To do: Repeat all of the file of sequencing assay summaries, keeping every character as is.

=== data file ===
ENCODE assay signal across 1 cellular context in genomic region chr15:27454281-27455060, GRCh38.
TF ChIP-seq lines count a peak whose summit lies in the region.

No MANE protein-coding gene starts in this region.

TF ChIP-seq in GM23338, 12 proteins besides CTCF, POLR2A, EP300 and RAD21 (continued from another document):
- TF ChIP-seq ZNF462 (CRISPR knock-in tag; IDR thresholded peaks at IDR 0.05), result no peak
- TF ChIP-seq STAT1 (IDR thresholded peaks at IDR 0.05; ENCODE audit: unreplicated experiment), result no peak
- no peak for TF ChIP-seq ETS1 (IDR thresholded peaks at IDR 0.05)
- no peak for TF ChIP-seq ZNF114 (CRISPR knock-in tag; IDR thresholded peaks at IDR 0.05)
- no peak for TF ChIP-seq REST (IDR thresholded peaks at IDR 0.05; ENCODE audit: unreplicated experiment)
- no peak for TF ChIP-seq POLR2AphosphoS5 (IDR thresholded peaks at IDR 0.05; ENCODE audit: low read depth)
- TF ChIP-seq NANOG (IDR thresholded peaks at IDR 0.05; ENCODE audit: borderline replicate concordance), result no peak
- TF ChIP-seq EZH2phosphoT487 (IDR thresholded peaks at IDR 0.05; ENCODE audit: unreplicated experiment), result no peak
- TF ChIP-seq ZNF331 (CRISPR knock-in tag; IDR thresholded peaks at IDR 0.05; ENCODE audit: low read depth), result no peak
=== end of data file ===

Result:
ENCODE assay signal across 1 cellular context in genomic region chr15:27454281-27455060, GRCh38.
TF ChIP-seq lines count a peak whose summit lies in the region.

No MANE protein-coding gene starts in this region.

TF ChIP-seq in GM23338, 12 proteins besides CTCF, POLR2A, EP300 and RAD21 (continued from another document):
- TF ChIP-seq ZNF462 (CRISPR knock-in tag; IDR thresholded peaks at IDR 0.05), result no peak
- TF ChIP-seq STAT1 (IDR thresholded peaks at IDR 0.05; ENCODE audit: unreplicated experiment), result no peak
- no peak for TF ChIP-seq ETS1 (IDR thresholded peaks at IDR 0.05)
- no peak for TF ChIP-seq ZNF114 (CRISPR knock-in tag; IDR thresholded peaks at IDR 0.05)
- no peak for TF ChIP-seq REST (IDR thresholded peaks at IDR 0.05; ENCODE audit: unreplicated experiment)
- no peak for TF ChIP-seq POLR2AphosphoS5 (IDR thresholded peaks at IDR 0.05; ENCODE audit: low read depth)
- TF ChIP-seq NANOG (IDR thresholded peaks at IDR 0.05; ENCODE audit: borderline replicate concordance), result no peak
- TF ChIP-seq EZH2phosphoT487 (IDR thresholded peaks at IDR 0.05; ENCODE audit: unreplicated experiment), result no peak
- TF ChIP-seq ZNF331 (CRISPR knock-in tag; IDR thresholded peaks at IDR 0.05; ENCODE audit: low read depth), result no peak